Taipei The U.S. sale of F-16V fighter jets to Taiwan has not been put on hold, the Ministry of Foreign Affairs (MOFA) said on Saturday, refuting a claim in a U.S. media report that the Trump Administration has temporarily set aside the arms sale in order to reach a trade deal with China.
MOFA spokesman Andrew Lee (???) told CNA that Taiwan had maintained close communications with the U.S. after the Letter of Request for the purchase of F-16V fighter jets was submitted to the U.S.
Lee said the U.S. was now conducting the review procedures and "the sale had not been shelved."
MOFA's comments came in response to Time magazine's report on Friday saying that the U.S. has shelved the Taiwan arms sale until a trade deal with China is sealed, citing three anonymous Administration officials.
Time magazine's report said the White House's initial decision reported in late March to offer tacit approval for Taiwan to buy 60 Lockheed Martin F-16V fighter jets was widely seen as a U.S. show of strength against China.
But the decision to delay approval of the sale has contributed to concern among some in the Administration that Trump may go soft on China in his desire to secure a trade deal, according to Time.
It cited the U.S. officials as saying that the draft trade agreement currently under negotiation would boost Trump's political fortunes and ease the jittery stock market, but it is unlikely to address many of the issues at the core of the U.S.-China trade dispute.
Congress must also approve of any arms sales to Taiwan, and the Administration has yet to submit that request to lawmakers, the magazine reported.
The State Department, which opposed the proposed arms sale, has also called for an interagency meeting to determine whether the U.S. can sell Taiwan M1 tanks, Time cited an Administration official as saying.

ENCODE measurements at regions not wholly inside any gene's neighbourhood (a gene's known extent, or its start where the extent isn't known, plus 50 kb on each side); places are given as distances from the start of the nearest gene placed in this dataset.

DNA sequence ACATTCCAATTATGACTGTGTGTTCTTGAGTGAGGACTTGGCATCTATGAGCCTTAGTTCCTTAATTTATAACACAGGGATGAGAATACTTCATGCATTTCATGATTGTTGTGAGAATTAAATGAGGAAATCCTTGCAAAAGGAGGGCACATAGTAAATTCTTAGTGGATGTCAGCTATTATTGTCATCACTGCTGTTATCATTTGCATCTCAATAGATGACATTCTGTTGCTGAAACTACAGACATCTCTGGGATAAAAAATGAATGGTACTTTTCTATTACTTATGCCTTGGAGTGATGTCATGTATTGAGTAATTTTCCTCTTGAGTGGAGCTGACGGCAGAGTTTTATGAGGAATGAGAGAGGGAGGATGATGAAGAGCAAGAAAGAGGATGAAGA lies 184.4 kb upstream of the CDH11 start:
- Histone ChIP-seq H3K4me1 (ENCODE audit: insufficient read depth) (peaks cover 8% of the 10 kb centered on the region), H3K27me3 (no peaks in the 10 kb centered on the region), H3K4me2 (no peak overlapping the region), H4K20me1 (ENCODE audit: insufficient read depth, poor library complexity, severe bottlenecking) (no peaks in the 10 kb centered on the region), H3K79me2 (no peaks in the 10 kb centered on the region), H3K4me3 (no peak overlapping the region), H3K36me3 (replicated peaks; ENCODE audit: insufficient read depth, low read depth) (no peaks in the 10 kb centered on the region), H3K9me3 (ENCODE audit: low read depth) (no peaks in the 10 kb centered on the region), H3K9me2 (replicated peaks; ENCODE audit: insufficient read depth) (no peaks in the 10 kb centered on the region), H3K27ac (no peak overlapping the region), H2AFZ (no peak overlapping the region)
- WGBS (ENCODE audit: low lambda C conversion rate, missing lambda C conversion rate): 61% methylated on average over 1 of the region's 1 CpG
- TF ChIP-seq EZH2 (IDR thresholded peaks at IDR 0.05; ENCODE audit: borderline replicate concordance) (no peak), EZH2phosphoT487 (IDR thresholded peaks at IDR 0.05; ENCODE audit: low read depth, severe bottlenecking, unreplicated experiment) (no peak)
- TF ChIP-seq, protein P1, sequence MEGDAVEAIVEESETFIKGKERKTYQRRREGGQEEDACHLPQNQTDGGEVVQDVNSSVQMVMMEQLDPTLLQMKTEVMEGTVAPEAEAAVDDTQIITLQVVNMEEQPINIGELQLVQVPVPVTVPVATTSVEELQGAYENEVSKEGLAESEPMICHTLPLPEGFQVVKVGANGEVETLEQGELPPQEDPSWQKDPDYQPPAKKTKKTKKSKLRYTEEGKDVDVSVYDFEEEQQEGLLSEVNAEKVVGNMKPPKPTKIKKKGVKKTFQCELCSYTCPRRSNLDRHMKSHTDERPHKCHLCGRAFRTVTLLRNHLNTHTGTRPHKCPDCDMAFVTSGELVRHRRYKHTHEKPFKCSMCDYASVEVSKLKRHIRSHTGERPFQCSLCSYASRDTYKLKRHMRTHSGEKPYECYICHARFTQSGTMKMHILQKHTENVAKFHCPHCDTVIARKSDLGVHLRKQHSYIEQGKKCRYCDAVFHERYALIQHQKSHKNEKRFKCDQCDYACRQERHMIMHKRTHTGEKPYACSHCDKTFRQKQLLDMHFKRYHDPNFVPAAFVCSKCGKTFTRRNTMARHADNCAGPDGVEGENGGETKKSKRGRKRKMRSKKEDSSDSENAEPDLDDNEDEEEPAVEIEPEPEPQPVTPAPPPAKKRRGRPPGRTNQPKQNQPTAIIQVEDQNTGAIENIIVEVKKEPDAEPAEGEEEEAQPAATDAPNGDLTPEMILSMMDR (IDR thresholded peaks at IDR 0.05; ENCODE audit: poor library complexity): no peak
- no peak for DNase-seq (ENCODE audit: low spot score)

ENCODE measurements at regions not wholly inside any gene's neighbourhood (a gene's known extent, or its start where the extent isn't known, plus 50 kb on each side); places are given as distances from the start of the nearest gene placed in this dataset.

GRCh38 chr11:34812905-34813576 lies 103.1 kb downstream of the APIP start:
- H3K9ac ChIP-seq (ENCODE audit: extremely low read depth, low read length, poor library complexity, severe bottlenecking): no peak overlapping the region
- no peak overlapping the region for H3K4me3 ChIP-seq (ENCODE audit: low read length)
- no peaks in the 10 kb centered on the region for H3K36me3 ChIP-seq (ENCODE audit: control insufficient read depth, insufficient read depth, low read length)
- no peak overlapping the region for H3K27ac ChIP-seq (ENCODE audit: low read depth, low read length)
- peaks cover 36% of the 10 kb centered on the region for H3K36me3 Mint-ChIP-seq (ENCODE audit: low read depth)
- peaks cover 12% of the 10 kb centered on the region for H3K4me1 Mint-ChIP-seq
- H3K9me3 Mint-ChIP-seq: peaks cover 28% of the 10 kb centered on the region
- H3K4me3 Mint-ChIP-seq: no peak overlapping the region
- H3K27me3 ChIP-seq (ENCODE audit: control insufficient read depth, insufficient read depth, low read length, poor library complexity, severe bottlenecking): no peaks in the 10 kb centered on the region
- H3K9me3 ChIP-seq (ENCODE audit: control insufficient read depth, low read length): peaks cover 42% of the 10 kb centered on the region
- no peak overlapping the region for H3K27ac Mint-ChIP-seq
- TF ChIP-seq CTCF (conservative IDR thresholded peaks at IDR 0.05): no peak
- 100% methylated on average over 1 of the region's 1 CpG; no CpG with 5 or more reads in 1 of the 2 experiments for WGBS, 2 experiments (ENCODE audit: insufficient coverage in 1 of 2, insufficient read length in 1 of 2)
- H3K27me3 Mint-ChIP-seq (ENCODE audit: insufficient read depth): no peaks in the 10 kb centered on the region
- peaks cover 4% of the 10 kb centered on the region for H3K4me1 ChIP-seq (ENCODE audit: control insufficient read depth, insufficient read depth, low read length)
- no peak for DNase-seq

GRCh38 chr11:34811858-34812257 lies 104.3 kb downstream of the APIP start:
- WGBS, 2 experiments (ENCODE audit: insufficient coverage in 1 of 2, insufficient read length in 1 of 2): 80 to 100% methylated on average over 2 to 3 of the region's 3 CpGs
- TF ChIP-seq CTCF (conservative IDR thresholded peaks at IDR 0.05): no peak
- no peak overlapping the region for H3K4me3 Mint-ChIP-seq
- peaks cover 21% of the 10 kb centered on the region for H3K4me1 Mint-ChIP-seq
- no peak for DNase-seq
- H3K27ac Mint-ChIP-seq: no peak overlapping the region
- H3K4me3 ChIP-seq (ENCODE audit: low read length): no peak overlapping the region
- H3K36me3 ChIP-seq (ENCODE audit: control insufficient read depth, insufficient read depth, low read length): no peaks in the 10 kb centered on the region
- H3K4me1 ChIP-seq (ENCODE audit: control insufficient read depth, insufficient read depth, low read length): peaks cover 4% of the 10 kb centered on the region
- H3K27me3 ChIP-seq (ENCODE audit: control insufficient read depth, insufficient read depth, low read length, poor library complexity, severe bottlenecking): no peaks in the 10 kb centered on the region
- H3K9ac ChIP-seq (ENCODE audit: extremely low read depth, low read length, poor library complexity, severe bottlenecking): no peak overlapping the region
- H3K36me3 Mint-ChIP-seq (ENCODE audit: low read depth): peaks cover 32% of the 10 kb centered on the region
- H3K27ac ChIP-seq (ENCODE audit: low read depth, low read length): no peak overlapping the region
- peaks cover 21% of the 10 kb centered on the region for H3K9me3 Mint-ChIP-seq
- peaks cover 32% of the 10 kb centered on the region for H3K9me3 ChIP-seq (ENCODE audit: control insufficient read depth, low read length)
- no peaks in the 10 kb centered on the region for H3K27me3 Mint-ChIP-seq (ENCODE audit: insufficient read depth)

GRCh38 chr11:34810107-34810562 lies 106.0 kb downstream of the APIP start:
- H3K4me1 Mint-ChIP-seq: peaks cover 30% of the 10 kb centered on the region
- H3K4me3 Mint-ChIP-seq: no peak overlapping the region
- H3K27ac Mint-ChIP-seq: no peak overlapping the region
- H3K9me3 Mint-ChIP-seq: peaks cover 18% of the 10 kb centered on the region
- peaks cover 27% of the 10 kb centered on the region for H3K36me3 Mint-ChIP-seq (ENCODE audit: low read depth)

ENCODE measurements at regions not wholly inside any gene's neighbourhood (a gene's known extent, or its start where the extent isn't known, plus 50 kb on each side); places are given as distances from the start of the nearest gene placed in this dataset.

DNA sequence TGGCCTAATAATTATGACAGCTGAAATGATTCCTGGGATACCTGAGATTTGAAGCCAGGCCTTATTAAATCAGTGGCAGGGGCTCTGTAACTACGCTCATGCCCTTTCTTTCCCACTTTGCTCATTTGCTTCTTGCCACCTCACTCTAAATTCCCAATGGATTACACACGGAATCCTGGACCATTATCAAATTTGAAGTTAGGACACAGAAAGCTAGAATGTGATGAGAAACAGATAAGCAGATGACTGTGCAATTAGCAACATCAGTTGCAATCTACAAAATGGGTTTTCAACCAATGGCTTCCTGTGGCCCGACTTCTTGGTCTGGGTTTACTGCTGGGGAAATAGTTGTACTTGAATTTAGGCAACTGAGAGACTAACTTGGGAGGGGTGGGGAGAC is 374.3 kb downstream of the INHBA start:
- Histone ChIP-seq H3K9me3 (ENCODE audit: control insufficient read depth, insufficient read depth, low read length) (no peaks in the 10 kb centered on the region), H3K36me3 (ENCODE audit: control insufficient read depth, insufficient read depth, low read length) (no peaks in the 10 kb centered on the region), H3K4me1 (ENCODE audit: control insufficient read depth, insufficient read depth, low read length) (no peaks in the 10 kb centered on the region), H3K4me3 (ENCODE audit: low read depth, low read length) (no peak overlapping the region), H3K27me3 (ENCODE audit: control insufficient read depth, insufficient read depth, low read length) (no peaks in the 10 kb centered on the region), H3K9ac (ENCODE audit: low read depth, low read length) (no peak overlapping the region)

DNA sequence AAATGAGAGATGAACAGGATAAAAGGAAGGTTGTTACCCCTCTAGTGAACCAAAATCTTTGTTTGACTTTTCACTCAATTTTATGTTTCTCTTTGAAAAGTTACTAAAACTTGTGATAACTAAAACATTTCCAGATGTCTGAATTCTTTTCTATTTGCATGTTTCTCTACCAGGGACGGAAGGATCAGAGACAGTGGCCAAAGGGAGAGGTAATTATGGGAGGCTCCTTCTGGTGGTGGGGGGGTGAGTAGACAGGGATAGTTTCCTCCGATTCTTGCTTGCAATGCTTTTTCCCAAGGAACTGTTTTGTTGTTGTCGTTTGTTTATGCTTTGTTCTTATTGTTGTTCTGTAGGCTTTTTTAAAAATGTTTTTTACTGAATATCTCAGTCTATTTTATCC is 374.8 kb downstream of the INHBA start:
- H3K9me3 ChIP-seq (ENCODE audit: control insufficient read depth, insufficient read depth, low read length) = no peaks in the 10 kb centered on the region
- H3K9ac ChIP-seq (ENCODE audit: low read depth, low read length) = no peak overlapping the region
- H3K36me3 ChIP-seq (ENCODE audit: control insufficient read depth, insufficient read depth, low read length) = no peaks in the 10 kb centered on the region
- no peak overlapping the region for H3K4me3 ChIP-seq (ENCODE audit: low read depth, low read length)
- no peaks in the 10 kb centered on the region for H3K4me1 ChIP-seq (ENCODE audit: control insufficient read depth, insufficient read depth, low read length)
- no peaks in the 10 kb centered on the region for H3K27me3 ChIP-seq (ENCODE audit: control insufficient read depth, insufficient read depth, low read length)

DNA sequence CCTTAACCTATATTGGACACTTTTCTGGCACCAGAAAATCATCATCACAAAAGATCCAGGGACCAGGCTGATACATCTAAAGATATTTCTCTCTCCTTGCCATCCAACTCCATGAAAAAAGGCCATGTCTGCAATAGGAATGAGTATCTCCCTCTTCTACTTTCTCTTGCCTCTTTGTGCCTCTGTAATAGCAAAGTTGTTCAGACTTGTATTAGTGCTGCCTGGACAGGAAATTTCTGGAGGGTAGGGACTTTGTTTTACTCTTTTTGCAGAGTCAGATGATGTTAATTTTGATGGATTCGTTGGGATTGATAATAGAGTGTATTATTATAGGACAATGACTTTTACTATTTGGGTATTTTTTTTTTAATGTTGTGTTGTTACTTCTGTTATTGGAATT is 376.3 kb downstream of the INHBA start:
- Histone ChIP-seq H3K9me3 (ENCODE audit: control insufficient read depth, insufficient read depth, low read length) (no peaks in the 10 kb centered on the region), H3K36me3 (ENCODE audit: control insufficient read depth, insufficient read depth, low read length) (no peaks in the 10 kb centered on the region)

Taiwan's MOFA spokesman Lee, however, said the relationship between Taiwan and the U.S. has been close and cordial.
Since President Trump's inauguration, Lee said, the U.S. has sold arms to Taiwan twice, demonstrating its firm support for Taiwan's security.
High ranking U.S. officials also have publicly reiterated their support of the Taiwan Relations Act (TRA), he added.
Signed into law on April 10, 1979, following the switch of recognition from Taipei to Beijing by the U.S., the TRA authorizes Washington to provide Taiwan with defensive arms.
Echoing MOFA's comment, Taiwan's Ministry of National Defense said the Time magazine report was not based on facts, adding that U.S. arm sales to Taiwan was in accordance with the TRA and the"six assurances."
The"six assurances"were issued by then U.S. President Ronald Reagan in 1982, stipulating that the U.S. would not set a date for termination of arms sales to Taiwan; alter the terms of the TRA; consult with China in advance before making decisions about arms sales to Taiwan; mediate between Taiwan and China; alter its position about the sovereignty of Taiwan or pressure Taiwan to enter into negotiations with China; or formally recognize Chinese sovereignty over Taiwan.
Asked about the issue, the American Institute in Taiwan, the de facto U.S. embassy on the island, said it does not comment on proposed arms sales.
"We only comment after they have been notified to Congress."
Source: Focus Taiwan News Channel